The Mother of all Questions (2017) by Rebecca Solnit
There were a few times when reading this book I had to take a deep breath and prepare myself to turn the next page.
There are people who speak and are believed, and the consequence is that they disappear (43)
These words to me were profound. They were the words that I needed to articulate what was wrong with how my sexual harassment case against a member of senior management in prison was handled.
It was often confusing to know if when he lent over me at my desk and said I’m here to protect you was genuine or because he had a fetish for dominance and enjoyed it. He often whispered you need protecting from men, all the while getting close to me so that the hairs on our arms would touch.
He said he wants to hold me up against a wall and see what it would feel like to kiss me. He wants to see me in a dress because he wants to see my legs. I spoke out but the consequence was that I disappeared and he carried on unscathed barely aware of what was happening.
My female colleague initiated an investigation against him, too, which the private company conducted internally and just like that, poof, she disappeared too to the old dark and unused prison hospital. It was concluded that there was “a lack of malicious intent” and she was offered a relocation if she wanted. She could disappear.
This book doesn’t just cover sexual harassment it covers everything that has led to women being silenced. The essays are easy to follow, but I warn you – you might feel a little angry while reading!
A Room of One’s Own (1929) by Virginia Woolf
In 1928, Woolf delivered what is now a prolific piece of literature to the literary societies of Newnham and Girton Colleges, Cambridge. Since publication in 1929, the book hasn’t been out of print because it’s that brilliant.
Having been asked to write about women and fiction, Woolf used this opportunity to delve into the educational, social and financial disadvantages that women were up against.
Her argument, which she is arguably most famous for, is that,
A woman must have money and a room of her own if she is to write fiction.
But this book is much, much more than that argument alone. As you read along, trying to keep up with every scenario that is delivered in Woolf’s typical stream of consciousness style, you can feel the overpowering, dominant presence of 1928 masculine superiority, as men seemingly grind her flow to a holt just as much as they did for women’s progress.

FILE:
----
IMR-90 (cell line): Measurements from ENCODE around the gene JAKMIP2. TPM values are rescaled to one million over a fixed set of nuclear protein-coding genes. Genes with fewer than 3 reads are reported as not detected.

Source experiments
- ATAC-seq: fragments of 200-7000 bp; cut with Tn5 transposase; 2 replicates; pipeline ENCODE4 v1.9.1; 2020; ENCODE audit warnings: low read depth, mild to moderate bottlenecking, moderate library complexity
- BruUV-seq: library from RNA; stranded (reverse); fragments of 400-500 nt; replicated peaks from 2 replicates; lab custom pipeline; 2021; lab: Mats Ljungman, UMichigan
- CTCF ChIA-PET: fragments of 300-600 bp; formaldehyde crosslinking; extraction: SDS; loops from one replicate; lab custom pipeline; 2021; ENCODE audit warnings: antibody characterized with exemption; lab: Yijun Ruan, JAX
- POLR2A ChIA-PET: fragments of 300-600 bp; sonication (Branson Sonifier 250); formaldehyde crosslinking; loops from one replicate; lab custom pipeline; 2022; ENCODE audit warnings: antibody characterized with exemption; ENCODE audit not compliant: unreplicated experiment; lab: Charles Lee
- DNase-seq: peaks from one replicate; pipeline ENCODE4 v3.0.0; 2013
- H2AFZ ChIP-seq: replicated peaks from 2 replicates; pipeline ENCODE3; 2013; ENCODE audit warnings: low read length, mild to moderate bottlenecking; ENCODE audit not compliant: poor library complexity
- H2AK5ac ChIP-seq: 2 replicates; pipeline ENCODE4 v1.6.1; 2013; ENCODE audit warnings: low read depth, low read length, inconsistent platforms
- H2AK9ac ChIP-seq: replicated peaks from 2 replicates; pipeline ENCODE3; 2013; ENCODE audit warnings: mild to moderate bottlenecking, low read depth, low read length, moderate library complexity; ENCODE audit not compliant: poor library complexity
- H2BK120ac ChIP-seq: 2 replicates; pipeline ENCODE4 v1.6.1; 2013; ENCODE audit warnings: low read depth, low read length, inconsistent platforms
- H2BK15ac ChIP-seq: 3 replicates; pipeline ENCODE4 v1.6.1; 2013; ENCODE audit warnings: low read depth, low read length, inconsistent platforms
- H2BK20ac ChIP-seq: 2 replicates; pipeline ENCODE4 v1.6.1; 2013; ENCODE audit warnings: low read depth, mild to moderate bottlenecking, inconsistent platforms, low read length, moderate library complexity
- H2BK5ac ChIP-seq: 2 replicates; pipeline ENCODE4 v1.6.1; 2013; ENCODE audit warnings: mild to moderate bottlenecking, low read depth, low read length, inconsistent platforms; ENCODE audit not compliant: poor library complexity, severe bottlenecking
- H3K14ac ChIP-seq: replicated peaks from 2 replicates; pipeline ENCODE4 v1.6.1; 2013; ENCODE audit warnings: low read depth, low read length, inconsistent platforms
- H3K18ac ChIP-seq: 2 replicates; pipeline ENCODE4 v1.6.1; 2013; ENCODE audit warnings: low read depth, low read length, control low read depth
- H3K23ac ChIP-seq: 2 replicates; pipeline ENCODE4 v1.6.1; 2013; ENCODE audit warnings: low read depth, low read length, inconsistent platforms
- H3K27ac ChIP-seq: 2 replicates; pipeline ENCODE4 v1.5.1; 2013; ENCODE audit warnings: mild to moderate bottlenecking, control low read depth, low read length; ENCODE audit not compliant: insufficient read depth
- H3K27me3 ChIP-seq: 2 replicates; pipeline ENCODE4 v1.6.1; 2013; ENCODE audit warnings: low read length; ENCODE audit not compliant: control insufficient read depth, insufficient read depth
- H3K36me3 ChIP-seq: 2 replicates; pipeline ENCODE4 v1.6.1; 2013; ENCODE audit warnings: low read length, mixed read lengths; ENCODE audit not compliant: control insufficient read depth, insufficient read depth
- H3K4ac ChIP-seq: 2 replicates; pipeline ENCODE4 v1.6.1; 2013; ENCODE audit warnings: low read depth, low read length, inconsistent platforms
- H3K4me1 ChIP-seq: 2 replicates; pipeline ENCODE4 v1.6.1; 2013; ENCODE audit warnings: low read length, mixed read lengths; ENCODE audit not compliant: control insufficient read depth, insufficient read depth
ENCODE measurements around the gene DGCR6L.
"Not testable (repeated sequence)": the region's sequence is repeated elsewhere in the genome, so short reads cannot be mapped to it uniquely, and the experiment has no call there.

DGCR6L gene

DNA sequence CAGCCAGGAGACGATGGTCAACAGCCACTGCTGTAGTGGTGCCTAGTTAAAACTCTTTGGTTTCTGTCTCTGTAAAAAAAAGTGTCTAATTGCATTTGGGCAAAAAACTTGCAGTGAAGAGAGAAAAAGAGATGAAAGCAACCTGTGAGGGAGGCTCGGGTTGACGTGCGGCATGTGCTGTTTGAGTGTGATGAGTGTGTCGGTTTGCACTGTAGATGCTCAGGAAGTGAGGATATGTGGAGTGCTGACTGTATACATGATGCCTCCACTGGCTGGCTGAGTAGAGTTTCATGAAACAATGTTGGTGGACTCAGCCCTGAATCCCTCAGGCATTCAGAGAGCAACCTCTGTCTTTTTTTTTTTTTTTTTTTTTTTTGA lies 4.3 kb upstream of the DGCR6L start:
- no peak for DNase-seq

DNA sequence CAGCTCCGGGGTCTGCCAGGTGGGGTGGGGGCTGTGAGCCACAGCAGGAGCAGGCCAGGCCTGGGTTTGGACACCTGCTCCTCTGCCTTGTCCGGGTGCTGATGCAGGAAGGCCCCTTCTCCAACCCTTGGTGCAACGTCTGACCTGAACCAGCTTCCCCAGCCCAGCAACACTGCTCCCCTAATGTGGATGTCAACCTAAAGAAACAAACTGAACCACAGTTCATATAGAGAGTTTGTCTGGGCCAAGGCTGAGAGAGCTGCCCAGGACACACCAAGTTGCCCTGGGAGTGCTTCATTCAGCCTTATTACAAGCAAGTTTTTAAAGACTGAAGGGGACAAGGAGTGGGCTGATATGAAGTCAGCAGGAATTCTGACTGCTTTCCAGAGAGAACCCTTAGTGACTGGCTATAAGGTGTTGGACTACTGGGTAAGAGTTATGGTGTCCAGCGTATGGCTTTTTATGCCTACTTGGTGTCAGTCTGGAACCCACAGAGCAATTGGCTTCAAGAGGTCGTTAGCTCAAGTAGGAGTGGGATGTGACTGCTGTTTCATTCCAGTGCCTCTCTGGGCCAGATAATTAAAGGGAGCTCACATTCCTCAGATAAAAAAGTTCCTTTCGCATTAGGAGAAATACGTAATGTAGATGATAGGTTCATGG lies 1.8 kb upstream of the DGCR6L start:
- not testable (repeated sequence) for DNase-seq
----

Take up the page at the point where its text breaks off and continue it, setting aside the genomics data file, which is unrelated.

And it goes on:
She crafts memorable sentences, phrases, words, and statements that have stuck with me ever since I first read the book. One sentence, however, particularly stood out:
Moreover, in a hundred years, I thought, reaching my own doorstep, women will have ceased to be the protected sex.
I have repeated this over and over in my head, in discussion, and on paper, and I no longer even know how to interpret ‘protected’. In 10 years time it will have been a hundred years, and there are similarities with the inequalities that Woolf discusses in 1928 to those still being discussed today.
And in light of Jordan Peterson’s new book 12 Rules for Life, and #MeToo and the Weinstein scandal, I have a feeling we’re digressing and the situation with inequality isn’t progressing at a speed rapid enough to even come close to confirming Woolf’s thoughts.
So, in light of such ‘Philosophers,’ and Weinstein and #MeToo, do you think that when we reach the 100th birthday of A Room of One’s Own in 10 years time we will have ceased to be the ‘protected sex’, as Woolf hoped?
This is a small read that’s perfect for your entry into the world of Woolf. It celebrates women and all of their often ignored, and belittled as ‘feminine,’ strengths and capabilities. Perfect for our March 8th celebrations!
Frida Kahlo by Hayden Herrera (1972)
I tried to drown my sorrows, but the bastards learned how to swim, and now I am overwhelmed by this decent and good feeling.
Frida Kahlo is, I suppose you could say, my spiritual guidance. Some people have the Dalai Lama, or God, or Warren Buffet, but I have Frida; the absolutely beautiful, colourful and talented Frida.
She led an inspiring life even after experiencing infertility, near death, and a philandering husband, and all the while creativity grew from within herself, I paint self-portraits because I am so often alone, because I am the person I know best.
She makes me feel so happy that I looked to her for inspiration at my wedding (hence the red dress, and Spain – not quite Mexico, I know). She inspires the contents of my home, and I feel so overwhelmingly grateful to every single person who has ever tagged me in a Frida related article or post and painted pictures, sent me books, broaches, and cups.
So, for you, here are some photos of Frida, because I hope she will bring you as much joy as she does for me.